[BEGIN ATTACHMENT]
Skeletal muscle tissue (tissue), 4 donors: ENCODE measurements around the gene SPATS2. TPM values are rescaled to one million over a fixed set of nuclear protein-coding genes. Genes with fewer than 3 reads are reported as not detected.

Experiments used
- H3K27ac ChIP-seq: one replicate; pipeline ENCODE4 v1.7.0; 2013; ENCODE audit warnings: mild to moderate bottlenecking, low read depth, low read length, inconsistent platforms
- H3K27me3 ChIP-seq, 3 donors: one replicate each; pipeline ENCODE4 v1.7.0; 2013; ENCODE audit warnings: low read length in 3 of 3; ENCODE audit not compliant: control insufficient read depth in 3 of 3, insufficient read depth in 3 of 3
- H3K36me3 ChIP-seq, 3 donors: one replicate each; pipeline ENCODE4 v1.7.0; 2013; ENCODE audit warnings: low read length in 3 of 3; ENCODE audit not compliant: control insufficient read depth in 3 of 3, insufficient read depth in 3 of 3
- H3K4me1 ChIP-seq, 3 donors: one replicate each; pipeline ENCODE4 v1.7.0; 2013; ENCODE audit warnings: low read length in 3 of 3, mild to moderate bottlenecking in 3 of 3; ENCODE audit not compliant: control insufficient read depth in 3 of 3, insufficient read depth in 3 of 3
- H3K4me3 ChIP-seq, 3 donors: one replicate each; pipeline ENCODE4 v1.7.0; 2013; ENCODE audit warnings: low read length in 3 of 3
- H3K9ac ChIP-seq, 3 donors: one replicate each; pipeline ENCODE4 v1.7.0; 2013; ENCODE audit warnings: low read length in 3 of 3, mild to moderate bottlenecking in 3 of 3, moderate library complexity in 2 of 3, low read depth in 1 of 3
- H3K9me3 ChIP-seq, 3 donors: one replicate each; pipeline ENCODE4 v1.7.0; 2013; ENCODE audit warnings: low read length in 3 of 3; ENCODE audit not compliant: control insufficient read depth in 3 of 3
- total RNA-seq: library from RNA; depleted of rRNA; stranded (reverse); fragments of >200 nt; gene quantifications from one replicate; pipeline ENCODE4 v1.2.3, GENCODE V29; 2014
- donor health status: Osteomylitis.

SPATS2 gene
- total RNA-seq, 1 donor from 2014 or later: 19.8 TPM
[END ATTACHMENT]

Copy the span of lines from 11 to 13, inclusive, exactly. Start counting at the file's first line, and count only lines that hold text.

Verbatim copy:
- donor health status: Osteomylitis.

SPATS2 gene
- total RNA-seq, 1 donor from 2014 or later: 19.8 TPM